How to Provide Compliant Power to Patient Care Areas

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Power is an obvious essential for healthcare facilities. Medical staff rely on it to ensure optimal patient care, and patients depend on it for comfort and recovery. Medical-grade power strips are an effective way for healthcare facilities to achieve reliable power that complies with industry standards.

Updated Standards Are Changing the Industry

In 2014, the Centers for Medicare and Medicaid Services (CMS) released a categorical waiver allowing healthcare facilities to use power strips in patient care areas under certain circumstances. Three specific UL standards (UL 60601-1, UL 1363 and UL 1363A) were identified for compliance with the CMS waiver.

According to the categorical waiver, the 2000 edition of the National Fire Protection Association (NFPA) 101 Line Safety Code (LSC) included power strip requirements for healthcare facilities that “may result in unreasonable hardship for providers or suppliers.” The LSC 2012 edition was updated to remove those requirements and now allows some uses of power strips in patient care areas.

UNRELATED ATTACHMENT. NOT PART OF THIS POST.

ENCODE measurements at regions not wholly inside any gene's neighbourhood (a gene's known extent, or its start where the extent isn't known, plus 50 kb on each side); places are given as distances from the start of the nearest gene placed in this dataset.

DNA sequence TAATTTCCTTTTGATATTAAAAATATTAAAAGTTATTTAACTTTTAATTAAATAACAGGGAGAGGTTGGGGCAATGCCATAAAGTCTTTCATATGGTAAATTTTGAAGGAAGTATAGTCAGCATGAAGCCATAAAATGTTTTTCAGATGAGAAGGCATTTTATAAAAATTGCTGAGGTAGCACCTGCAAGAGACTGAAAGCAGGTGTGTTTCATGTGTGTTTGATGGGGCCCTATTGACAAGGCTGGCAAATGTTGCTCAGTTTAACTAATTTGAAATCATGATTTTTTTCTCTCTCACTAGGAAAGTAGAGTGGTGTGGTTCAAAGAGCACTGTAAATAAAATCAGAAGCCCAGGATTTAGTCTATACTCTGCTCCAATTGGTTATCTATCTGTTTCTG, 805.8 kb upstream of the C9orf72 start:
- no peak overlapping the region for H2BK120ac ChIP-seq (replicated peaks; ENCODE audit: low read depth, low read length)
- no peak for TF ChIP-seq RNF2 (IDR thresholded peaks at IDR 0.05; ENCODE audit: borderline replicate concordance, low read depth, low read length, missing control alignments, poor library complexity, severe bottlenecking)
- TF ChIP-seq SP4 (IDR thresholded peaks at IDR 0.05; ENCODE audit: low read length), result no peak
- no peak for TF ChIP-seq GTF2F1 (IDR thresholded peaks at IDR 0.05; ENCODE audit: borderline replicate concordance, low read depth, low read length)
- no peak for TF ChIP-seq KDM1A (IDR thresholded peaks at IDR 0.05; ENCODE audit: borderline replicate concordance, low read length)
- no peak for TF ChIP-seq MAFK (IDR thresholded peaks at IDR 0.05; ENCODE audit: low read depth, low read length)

Power strips can provide reliable, safe power to your facility. Learn what qualifies as a medical-grade power strip and if your healthcare facility can use them.

What is a medical-grade power strip?

As technology advances and demand for electricity in patient care facilities increases, medical-grade power strips provide a solution to increase access to a power source. Medical-grade power strips are outlet strips designed for patient care areas. Power strips are an efficient solution when wall socket availability is limited. They also provide multiple electric outlets at once and have only one outlet to support.

Medical-grade power strips are intended for use inside of patient care areas. They work especially well within a six-foot perimeter of the patient, also known as the patient care vicinity. Medical-grade power strips must meet the following criteria:

  • Adherence to one or more of the following safety standards: UL 60601-1, IEC 60601-1-1, EN 60601-1, CAN/CSA C22.2 No.601-1-M90, CAN/CSA C22.2 No.601.1S1-94, and CAN/CSA C22.2 No.601.1B-98
  • Power strips must contain splash-resistant outlet covers that can only be opened with tools. This ensures patient safety. Outlet covers are required by UL to prevent the inadvertent connection of equipment with standard plugs by unqualified personnel.